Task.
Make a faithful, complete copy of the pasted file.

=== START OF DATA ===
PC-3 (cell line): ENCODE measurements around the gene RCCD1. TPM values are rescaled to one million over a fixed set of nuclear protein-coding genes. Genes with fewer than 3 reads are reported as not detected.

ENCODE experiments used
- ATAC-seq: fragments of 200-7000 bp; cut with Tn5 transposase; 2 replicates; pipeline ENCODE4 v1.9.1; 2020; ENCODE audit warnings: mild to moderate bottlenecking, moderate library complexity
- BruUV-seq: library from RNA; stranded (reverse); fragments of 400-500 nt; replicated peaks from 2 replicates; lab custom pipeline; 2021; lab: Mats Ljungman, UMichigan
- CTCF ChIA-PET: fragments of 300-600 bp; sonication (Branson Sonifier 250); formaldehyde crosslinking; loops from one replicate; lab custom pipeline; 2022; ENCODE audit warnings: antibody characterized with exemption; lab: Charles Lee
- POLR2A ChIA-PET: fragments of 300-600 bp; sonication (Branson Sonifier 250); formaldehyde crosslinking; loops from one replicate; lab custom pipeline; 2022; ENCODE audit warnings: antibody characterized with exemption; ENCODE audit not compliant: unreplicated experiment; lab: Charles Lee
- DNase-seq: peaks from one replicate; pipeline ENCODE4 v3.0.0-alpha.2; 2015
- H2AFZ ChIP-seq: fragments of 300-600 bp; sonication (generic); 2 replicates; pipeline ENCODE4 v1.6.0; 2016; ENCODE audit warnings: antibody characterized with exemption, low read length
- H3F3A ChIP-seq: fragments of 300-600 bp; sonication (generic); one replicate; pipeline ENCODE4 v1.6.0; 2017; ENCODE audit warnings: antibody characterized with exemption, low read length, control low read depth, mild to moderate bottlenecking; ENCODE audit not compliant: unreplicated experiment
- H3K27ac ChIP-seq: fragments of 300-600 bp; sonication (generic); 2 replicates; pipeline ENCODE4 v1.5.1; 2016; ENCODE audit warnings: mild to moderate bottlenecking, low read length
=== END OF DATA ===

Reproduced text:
PC-3 (cell line): ENCODE measurements around the gene RCCD1. TPM values are rescaled to one million over a fixed set of nuclear protein-coding genes. Genes with fewer than 3 reads are reported as not detected.

ENCODE experiments used
- ATAC-seq: fragments of 200-7000 bp; cut with Tn5 transposase; 2 replicates; pipeline ENCODE4 v1.9.1; 2020; ENCODE audit warnings: mild to moderate bottlenecking, moderate library complexity
- BruUV-seq: library from RNA; stranded (reverse); fragments of 400-500 nt; replicated peaks from 2 replicates; lab custom pipeline; 2021; lab: Mats Ljungman, UMichigan
- CTCF ChIA-PET: fragments of 300-600 bp; sonication (Branson Sonifier 250); formaldehyde crosslinking; loops from one replicate; lab custom pipeline; 2022; ENCODE audit warnings: antibody characterized with exemption; lab: Charles Lee
- POLR2A ChIA-PET: fragments of 300-600 bp; sonication (Branson Sonifier 250); formaldehyde crosslinking; loops from one replicate; lab custom pipeline; 2022; ENCODE audit warnings: antibody characterized with exemption; ENCODE audit not compliant: unreplicated experiment; lab: Charles Lee
- DNase-seq: peaks from one replicate; pipeline ENCODE4 v3.0.0-alpha.2; 2015
- H2AFZ ChIP-seq: fragments of 300-600 bp; sonication (generic); 2 replicates; pipeline ENCODE4 v1.6.0; 2016; ENCODE audit warnings: antibody characterized with exemption, low read length
- H3F3A ChIP-seq: fragments of 300-600 bp; sonication (generic); one replicate; pipeline ENCODE4 v1.6.0; 2017; ENCODE audit warnings: antibody characterized with exemption, low read length, control low read depth, mild to moderate bottlenecking; ENCODE audit not compliant: unreplicated experiment
- H3K27ac ChIP-seq: fragments of 300-600 bp; sonication (generic); 2 replicates; pipeline ENCODE4 v1.5.1; 2016; ENCODE audit warnings: mild to moderate bottlenecking, low read length